"Just a few short years ago, our state was giving only a few million dollars to aid our nonpublic schools," said Garrett O'Day, deputy director of the Conference. "The assistance provided to our students by the legislature both enables low-income families to choose the educational options best suited for their children and enables our schools to continue to provide quality education in a safe and sound environment. Our parents and teachers are grateful for that."
The legislature also took the first major step in a large, substantive educational-framework overhaul for our state’s public schools, which could impact our Catholic and other nonpublic schools.
Within that framework, per recommendations from the state “Kirwan Commission,” the Conference was pleased that the legislature mandated the expansion of prekindergarten access though what is known as a “mixed delivery system,” a system which will likely utilize community-based providers such as our Catholic schools.
A priority environmental bill is also headed to Gov. Hogan for his signature: The Clean Energy Jobs Act. Supported by the Conference as well as environmental groups, various faith-based coalitions and concerned citizens, the Clean Energy Jobs Act passed on Sine Die. The bill requires the state to acquire 50% of its energy from renewable sources, such as wind or solar, by 2030. It was voted out of the Senate on largely party lines in March, and languished in the House until a last minute revival, where it eventually passed in the final few hours of the legislative session.
Undocumented immigrant victims of violence will now have a greater chance of stability in their communities and with their families under a bill that passed this session clarifying and streamlining the state's role in the application process for a Nonimmigrant U-Visa — a temporary visa that can lead to lawful permanent status. The bill requires an official to certify or deny, in a timely manner, that the applicant was helpful in the detection, investigation or prosecution of the crime of which they were a victim. The law seeks to prevent applications for U-Visas from lingering due to lack of certification of helpfulness, and to expand paths to citizenship for undocumented persons in Maryland. The bill now heads to the Gov. Hogan’s desk for his signature.
Eligible DREAMers in Maryland will now have great access to higher education, thanks to an expansion of the DREAM Act that passed this session. The Maryland General Assembly sent a bill to the Governor that would expand the DREAM Act by allowing eligible undocumented Maryland students to pay in-state tuition rates at a majority of public Maryland colleges and universities. The original DREAM Act was passed by a ballot measure and approved by voters in 2012, and this expansion would more accurately reflect how students receive higher education in the state. Among the changes was the removal of a requirement that the students go to a community college for two years first before seeking a four-year Bachelor's degree.
There were several bills the Conference successfully worked to prevent from passing in Maryland this year, including a bill that would legalize physician-assisted suicide.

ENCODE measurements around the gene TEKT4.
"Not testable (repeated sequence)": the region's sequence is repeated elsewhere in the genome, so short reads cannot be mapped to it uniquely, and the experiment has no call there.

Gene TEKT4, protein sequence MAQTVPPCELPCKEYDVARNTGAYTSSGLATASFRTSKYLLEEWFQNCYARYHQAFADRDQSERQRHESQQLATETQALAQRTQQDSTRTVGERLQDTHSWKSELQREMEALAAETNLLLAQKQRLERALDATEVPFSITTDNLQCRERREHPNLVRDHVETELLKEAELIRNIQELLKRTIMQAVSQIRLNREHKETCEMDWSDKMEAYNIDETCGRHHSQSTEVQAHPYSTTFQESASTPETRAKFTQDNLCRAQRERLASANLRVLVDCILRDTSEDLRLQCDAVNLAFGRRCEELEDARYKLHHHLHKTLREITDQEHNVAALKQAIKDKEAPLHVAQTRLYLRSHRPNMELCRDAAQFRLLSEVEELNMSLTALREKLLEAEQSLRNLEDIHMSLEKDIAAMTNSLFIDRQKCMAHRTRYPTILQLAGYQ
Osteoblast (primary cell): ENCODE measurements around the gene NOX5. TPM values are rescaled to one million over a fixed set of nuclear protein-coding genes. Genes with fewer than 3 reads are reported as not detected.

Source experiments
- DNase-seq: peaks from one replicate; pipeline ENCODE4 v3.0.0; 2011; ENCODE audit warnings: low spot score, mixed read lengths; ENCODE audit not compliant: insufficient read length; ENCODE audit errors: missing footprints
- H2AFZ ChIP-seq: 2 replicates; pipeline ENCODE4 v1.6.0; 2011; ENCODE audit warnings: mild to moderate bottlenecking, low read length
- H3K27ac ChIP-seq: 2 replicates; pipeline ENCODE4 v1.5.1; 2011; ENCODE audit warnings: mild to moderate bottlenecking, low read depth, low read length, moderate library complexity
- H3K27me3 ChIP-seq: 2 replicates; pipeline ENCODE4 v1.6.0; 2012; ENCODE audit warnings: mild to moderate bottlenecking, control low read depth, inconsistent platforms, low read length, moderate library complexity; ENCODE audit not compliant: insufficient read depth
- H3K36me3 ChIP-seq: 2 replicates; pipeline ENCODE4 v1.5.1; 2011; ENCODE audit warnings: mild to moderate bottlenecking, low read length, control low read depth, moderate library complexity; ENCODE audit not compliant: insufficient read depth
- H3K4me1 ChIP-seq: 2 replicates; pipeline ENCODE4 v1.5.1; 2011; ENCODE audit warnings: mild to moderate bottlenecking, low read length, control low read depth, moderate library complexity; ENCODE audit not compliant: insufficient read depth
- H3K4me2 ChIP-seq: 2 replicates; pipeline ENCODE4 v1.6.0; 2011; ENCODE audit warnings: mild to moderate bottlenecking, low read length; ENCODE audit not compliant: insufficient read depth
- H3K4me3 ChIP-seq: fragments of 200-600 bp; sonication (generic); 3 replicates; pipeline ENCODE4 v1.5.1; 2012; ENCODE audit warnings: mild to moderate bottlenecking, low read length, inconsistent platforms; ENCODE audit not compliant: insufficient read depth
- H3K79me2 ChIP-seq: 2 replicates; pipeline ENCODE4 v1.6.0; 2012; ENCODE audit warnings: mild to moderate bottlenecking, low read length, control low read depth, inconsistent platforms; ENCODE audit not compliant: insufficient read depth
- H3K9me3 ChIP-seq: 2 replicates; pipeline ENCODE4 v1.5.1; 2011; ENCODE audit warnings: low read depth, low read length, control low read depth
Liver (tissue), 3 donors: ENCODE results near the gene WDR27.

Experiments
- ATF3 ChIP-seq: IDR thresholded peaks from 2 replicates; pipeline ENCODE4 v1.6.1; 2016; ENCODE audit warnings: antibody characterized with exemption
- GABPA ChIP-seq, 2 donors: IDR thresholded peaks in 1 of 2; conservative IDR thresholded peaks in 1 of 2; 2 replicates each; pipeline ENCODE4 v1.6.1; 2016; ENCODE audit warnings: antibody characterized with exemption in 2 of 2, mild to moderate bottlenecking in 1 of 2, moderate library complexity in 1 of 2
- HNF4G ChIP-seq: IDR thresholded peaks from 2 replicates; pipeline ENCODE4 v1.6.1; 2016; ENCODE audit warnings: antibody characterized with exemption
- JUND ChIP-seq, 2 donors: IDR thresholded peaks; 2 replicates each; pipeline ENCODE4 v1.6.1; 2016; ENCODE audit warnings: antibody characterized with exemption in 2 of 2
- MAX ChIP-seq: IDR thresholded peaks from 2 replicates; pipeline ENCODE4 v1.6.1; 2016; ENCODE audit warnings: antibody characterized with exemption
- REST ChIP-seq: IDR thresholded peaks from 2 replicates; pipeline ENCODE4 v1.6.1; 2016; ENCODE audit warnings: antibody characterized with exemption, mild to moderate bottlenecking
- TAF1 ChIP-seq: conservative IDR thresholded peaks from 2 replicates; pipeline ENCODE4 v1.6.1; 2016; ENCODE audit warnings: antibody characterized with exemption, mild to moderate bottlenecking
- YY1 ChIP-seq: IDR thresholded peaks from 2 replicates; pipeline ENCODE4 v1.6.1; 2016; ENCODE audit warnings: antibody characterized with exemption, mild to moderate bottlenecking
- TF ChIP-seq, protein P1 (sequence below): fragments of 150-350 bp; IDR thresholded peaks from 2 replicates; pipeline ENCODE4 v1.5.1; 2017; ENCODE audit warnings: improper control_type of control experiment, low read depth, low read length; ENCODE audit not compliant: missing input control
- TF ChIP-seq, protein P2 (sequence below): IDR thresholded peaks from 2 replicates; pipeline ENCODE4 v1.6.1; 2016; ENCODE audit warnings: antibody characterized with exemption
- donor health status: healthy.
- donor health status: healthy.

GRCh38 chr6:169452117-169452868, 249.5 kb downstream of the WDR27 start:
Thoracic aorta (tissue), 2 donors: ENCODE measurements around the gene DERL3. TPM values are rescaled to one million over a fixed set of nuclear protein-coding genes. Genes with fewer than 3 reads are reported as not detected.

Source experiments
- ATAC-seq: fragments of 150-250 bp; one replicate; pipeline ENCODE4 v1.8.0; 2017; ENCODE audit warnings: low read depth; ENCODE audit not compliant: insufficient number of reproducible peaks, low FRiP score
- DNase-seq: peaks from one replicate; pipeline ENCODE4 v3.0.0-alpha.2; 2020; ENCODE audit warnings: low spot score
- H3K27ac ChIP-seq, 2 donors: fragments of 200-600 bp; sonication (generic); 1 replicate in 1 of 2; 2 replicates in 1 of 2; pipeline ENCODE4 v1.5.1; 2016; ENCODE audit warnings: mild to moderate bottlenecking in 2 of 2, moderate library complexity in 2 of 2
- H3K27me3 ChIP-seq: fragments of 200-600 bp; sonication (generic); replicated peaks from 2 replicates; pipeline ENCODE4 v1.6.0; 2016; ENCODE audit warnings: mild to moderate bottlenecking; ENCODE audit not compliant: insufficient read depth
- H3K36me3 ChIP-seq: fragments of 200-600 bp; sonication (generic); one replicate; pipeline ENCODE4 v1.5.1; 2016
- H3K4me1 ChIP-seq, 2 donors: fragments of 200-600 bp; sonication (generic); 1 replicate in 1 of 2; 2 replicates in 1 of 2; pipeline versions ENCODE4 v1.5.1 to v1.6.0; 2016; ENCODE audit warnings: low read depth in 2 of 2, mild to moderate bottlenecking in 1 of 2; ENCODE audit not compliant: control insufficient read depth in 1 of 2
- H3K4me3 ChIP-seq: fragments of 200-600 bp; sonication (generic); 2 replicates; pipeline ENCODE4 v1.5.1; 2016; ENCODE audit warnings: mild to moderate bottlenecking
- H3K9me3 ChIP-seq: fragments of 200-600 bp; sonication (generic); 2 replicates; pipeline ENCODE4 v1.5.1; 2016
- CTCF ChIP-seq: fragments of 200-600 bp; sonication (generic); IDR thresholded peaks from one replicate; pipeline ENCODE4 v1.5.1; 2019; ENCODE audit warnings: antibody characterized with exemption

For the fourth time in five years, proponents of assisted suicide introduced legislation to legalize physician-assisted suicide in Maryland, modeled after Oregon's assisted suicide law.
The Conference worked as part of Maryland Against Physician Assisted Suicide, a coalition whose members and supporters worked together in defeat of this dangerous legislation.
For the first time since the push to legalize physician-assisted suicide came to Maryland, the bill reached both the House and Senate floors as well as came up for a vote in both chambers. While the House narrowly passed the bill, the bill was defeated in the Senate by a tie 23-23 vote.
"The failure of physician-assisted suicide legislation this session was thanks to the many people who spoke out time and again to the General Assembly to ask them to not pass this dangerous legislation," said Jennifer Briemann, executive director of the Conference. "This bill got further than ever before this session, and while we know the proponents are more organized than ever, MAPAS and its supporters remain a powerful opposition. We are beyond grateful for those who took time to write and call their lawmakers and be the voice against this bill. We don't have this in our law today because of you."
The Senate Judicial Proceedings Committee spent many hours amending the bill with the hopes of addressing many concerns before they held a committee vote. The amendments angered proponents and led them to withdraw their support from the Senate version, a move that only helped seal its defeat once it passed out of committee for a full floor vote.
Despite the failure of the bill this session, the Conference fully expects physician-assisted suicide to be reintroduced again in 2020.
Making good on a promise to work to enshrine abortion rights in Maryland's constitution, legislators introduced a bill, which if passed, would have put on the 2020 ballot a question for voters to decide whether the right to an abortion should be amended into Maryland's constitution.
Despite the strong support among many legislators and the backing of House leadership, as well as pro-abortion groups, the bill led to a groundswell of opposition from all corners of the state who made their voices known.
The bill was withdrawn after Senate President Mike Miller said his chamber would not take up a ballot question bill in a non-election year.
The bill was championed by the late House Speaker Busch, so it is unclear if any efforts to reintroduce similar legislation will emerge during next year's general assembly, as it will also be a Presidential election year.